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A Delta Air Lines jet takes off past a Northwest Airline jets parked at gates at the Minneapolis St.Paul International Airport in Minneapolis, Minnesota October 30, 2008. REUTERS/Eric Miller

Delta-owned refinery strikes oil supply deal

Kelly Yamanouchi | The Atlanta Journal-Constitution

A Delta Air Lines subsidiary is boosting the supply of domestic crude oil at its refinery to reduce the carrier’s fuel costs.

Jet fuel is Delta’s No. 1 expense. When airlines raise fares, they often place the blame on high jet fuel prices.

Atlanta-based Delta bought the refinery near Philadelphia in 2012 to gain more control over its fuel costs.

Monroe Energy LLC, the subsidiary of Delta that operates its refinery in Trainer, Pa., announced Monday that it struck a five-year supply deal with energy logistics firm Bridger LLC.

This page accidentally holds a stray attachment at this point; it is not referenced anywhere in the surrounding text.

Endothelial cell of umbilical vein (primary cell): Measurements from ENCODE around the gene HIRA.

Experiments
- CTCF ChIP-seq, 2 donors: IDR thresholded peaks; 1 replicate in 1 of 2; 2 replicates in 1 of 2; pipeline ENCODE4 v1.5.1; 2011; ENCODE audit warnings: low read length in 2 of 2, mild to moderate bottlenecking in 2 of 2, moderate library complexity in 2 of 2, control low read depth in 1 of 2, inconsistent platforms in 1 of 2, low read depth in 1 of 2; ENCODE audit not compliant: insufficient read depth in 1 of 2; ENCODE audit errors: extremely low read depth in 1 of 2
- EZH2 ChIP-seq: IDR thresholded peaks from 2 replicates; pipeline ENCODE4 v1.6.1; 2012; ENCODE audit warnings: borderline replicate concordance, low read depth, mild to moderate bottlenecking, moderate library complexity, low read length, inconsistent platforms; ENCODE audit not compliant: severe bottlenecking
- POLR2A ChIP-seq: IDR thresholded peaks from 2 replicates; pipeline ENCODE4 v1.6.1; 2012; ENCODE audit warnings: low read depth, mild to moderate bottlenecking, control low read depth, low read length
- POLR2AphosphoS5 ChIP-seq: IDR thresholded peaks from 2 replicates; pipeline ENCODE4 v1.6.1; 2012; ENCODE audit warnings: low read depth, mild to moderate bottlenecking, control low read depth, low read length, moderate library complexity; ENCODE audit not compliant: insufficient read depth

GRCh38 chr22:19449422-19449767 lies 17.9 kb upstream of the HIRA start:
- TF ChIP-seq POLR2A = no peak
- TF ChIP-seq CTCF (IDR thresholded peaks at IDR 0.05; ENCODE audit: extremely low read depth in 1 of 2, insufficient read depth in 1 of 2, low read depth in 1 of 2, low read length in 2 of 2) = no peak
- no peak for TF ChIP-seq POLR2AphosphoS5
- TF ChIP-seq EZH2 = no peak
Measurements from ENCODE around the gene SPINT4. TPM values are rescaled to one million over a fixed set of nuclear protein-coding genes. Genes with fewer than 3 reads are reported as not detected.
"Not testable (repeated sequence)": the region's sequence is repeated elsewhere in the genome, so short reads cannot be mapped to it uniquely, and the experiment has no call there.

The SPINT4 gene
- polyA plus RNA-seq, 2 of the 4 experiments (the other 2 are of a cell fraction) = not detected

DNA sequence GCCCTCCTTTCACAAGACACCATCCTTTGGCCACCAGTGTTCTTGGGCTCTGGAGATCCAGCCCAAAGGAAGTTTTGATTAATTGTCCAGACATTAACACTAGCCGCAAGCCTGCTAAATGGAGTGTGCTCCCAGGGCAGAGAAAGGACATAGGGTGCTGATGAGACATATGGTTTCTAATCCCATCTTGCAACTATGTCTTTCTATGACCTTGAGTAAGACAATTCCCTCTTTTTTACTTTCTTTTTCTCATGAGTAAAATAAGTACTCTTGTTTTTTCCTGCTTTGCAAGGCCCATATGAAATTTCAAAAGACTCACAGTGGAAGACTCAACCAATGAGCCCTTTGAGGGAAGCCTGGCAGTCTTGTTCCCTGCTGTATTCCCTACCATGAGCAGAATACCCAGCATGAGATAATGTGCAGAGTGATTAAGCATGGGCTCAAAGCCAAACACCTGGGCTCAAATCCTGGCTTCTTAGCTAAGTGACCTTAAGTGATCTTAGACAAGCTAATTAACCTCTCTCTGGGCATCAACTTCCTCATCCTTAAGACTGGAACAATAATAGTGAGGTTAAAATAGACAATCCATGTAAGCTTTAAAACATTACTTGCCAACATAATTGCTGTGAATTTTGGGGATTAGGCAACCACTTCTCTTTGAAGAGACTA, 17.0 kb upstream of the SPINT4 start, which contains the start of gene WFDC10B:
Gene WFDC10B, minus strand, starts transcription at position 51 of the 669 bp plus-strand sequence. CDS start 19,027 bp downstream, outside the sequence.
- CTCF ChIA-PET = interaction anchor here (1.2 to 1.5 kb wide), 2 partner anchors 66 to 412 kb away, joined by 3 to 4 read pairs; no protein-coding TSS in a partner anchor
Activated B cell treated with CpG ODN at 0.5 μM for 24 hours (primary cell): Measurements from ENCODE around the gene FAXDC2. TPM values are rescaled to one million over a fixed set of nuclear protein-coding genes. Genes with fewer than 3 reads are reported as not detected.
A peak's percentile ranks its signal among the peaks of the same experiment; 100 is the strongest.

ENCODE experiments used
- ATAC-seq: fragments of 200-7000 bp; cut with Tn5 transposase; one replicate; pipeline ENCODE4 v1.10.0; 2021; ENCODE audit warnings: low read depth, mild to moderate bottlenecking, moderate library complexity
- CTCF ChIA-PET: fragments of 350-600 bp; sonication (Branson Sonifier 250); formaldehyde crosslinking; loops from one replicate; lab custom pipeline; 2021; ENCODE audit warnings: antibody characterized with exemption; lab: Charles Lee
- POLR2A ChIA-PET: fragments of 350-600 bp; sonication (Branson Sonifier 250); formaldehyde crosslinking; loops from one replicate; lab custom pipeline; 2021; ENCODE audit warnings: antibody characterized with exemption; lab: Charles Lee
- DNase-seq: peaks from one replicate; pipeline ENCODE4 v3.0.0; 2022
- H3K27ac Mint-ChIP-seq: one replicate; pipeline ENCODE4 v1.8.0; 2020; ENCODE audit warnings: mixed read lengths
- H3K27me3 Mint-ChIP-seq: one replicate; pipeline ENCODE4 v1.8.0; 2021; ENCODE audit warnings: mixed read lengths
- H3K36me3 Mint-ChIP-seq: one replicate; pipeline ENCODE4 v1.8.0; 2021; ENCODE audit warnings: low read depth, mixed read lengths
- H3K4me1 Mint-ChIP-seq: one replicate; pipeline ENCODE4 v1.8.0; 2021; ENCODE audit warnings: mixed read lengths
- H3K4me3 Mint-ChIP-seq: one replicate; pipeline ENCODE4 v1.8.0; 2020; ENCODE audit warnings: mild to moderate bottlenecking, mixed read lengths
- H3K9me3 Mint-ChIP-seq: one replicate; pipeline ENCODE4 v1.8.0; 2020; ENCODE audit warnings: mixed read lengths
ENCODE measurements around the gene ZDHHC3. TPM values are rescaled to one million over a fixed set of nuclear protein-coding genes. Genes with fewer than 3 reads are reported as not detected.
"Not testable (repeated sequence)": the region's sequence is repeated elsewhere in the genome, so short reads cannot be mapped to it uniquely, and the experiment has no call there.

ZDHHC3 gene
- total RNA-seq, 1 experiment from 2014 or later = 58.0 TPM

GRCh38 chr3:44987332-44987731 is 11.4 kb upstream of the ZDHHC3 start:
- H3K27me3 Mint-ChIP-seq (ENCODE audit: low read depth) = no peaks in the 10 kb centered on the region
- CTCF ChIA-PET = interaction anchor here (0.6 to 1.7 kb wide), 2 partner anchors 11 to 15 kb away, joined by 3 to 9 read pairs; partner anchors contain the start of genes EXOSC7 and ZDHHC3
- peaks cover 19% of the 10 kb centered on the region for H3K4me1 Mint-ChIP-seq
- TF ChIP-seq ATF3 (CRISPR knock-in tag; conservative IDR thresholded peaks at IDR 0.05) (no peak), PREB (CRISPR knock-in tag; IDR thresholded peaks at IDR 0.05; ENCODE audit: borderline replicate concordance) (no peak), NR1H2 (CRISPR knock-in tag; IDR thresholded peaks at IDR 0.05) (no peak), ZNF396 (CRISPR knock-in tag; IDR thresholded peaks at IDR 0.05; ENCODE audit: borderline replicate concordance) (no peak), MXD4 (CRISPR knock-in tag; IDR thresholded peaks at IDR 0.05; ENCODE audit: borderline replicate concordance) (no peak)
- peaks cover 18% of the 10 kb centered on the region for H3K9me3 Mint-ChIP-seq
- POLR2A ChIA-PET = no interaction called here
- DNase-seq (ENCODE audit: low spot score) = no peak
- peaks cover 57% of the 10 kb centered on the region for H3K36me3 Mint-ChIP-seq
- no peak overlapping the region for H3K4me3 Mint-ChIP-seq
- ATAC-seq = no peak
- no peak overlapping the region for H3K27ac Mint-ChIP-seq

Bridger will supply 65,000 barrels of domestic crude oil to Delta’s refinery, or about one-third of the crude oil refined by the facility.

The domestic crude oil from the Bakken oil fields in North Dakota costs less than the crude oil shipped to the refinery from overseas, reducing the overall cost of fuel for Delta.

Delta had been working to address the problem of how to transport the Bakken oil to the refinery. Bridger recently invested in $200 million to buy 1,300 new rail cars to add to its fleet, which will be used to transport oil to the Trainer refinery.

While the refinery is aimed at allowing Delta to gain more control over its fuel costs, the airline has struggled to bring the facility to profitability over the last two years. Delta earlier this year said it lost $41 million from operations of the refinery in the first quarter, but expected Trainer to be profitable in the second quarter.

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